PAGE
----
Storage 2008: Promises Delivered and Postponed, Part 2
Even before green got hot, it was apparent to many IT mavens that storage was actually consuming the most power and generating the most heat in their shops.
Green IT became a buzz phrase in late 2007, with vendors practically tripping over themselves to re-cast their wares in the trendy new color. With so many industry cliques forming to develop metrics to analyze and, ultimately, to drive down the power consumption of their gear, one some major breakthroughs in 2008 would have been expected to attack the kilowatts consumed and BTUs generated by IT operations.
Server consolidation via blade technology and virtualization came to the fore almost immediately, attacking server hardware -- that a study by Lawrence Livermore scientist Jonathan Koomey identified as the key power pig in the data center. This study was the darling of both industry and government in 2008, laying the foundation in the DOE’s 2008 Energy Star program, despite its obvious flaws.
Koomey focused exclusively on server power consumption while ignoring power demands of network and storage gear, used mistaken IDC projections of server deployment growth rates (dating back to 2005), and based the study's calculations on the rarely accurate power-consumption estimates of server manufacturers. Discussions of his alarming findings, however, succeeded in uniting the analysis of facilities and IT budgets in many companies, heretofore often treated in isolation of each other.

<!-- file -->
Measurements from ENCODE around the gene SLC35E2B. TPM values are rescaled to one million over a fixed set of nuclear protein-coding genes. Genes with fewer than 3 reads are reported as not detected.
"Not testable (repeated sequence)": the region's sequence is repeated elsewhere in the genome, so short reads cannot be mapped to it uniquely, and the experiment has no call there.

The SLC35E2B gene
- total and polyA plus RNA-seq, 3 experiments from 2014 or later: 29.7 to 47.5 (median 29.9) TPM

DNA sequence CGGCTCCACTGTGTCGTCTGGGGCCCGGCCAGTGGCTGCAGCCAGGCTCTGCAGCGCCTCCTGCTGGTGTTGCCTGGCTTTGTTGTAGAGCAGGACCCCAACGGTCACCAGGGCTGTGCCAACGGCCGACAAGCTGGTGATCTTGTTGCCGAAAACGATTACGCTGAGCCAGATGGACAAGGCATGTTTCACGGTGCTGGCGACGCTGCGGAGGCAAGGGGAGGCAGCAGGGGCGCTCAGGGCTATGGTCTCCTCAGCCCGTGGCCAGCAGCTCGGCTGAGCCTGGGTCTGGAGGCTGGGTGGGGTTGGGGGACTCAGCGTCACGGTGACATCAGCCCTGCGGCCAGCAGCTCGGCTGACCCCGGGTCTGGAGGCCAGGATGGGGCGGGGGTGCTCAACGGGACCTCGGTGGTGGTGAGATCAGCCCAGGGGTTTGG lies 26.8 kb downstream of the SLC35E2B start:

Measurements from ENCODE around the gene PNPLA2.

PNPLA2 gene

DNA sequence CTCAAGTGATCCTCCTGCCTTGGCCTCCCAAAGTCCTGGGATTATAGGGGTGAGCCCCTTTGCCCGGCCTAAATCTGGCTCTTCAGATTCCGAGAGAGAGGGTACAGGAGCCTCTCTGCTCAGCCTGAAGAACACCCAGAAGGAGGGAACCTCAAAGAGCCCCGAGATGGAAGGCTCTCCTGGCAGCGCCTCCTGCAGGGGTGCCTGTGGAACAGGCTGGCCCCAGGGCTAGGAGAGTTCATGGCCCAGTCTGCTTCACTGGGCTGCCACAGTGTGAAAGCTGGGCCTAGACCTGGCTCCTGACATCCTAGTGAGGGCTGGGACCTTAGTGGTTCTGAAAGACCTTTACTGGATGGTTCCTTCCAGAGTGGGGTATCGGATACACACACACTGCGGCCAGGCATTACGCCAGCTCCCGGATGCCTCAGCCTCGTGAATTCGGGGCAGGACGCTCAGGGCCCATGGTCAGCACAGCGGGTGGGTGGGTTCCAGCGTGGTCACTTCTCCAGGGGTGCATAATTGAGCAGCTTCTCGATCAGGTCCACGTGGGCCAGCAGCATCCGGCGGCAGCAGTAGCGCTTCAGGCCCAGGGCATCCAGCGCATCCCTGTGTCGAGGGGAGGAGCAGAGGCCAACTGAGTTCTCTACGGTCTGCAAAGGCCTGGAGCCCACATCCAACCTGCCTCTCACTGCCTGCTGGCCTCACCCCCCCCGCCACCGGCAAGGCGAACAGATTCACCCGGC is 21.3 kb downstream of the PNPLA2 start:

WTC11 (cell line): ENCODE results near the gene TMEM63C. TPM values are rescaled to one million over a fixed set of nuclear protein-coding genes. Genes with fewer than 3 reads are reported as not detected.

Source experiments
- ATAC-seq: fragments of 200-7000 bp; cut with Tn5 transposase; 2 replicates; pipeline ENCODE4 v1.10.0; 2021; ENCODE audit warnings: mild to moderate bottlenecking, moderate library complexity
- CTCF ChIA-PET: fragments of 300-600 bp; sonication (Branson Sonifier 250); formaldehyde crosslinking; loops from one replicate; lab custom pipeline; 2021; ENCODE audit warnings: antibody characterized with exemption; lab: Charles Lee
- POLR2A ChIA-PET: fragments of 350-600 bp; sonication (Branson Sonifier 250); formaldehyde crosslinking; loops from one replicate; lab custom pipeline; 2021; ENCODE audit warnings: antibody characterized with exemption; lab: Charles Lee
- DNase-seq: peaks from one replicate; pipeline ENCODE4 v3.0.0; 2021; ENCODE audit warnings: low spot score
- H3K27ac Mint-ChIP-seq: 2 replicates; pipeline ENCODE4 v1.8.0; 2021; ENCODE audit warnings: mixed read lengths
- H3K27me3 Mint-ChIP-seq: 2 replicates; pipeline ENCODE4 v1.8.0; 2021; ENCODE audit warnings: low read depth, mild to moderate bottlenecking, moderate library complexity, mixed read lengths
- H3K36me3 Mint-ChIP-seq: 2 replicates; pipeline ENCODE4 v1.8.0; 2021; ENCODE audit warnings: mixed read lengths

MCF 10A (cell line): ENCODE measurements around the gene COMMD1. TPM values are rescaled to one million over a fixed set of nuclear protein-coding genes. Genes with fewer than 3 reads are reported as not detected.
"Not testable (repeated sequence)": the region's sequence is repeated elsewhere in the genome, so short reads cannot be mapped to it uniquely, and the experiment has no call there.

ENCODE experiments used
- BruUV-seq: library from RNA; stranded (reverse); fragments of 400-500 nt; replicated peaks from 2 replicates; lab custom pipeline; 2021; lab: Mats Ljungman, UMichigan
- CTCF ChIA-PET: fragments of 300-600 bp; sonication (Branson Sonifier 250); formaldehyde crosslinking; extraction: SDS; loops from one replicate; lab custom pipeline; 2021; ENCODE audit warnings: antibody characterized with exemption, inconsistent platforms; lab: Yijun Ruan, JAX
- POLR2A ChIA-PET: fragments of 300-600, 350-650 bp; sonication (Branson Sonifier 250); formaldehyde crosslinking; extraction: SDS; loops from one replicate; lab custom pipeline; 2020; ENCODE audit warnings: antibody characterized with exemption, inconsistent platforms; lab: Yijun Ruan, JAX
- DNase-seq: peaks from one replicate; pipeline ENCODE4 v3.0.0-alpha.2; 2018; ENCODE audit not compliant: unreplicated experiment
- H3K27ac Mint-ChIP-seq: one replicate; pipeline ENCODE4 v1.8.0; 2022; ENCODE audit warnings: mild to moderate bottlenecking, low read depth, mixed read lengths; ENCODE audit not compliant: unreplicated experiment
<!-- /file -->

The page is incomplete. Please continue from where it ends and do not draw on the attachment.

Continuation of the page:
Even before green got hot, it was apparent to many IT mavens that storage -- and not servers -- was actually consuming the most power and generating the most heat in their shops as a function of poor capacity allocation management and even worse utilization efficiency. The former reflected a deficit in capacity management tools and failure to deploy effective storage resource management (SRM) technology. The latter reflected a near-total lack of effective data management, including data classification, hygiene, and intelligent archive.
Storage hardware vendors did what storage hardware vendors always do: they promoted solutions for operational greening requirements that involved plugging more gear into the wall. NetApp led the charge initially with a recommendation that consumers consider re-driving their NAS appliances with bigger hard disks. That way, for the same carbon footprint, companies would grow their capacity to store more data.
The catch was that larger capacity drives required an upgrade of the RAIDing scheme used effectively to protect smaller drives. RAID 4 (in NetApp’s case) and RAID 5 (in the case of many other arrays) were considered too slow to rebuild a failed high-capacity disk. RAIDn (in NetApp’s case) and RAID 6 and other non-standard RAID schemes needed to be substituted, required replacing backplanes and other key components of the NAS head. In effect, array re-driving translated to a rip-and-replace hardware strategy that fewer companies could afford in the current economy.
Other hardware vendors seized upon “value-add” technologies such as block de-duplication, thin provisioning, and MAID to enhance capacity allocation efficiency or to spin down disk containing rarely accessed data. Not surprisingly, substituting green media such as tape or optical for spinning rust was rarely discussed at storage vendor-driven green IT conferences. Instead, vendors offered that filling racks completely with trays of drives would reduce hot spots that drive data center power and cooling requirements.
At the very time that EMC was proposing more disk to solve power issues (and working overtime to add the “value-add” features enumerated above to their gear, which was being replaced in some shops by new players in storage such as Compellent, 3PAR, and COPAN Systems), they were also running a well-funded campaign to destroy the perceived efficacy of optical storage. Arguably, the “shatter the platter” marketing push hit its target when the leader in the optical space, Plasmon, went under in 2008.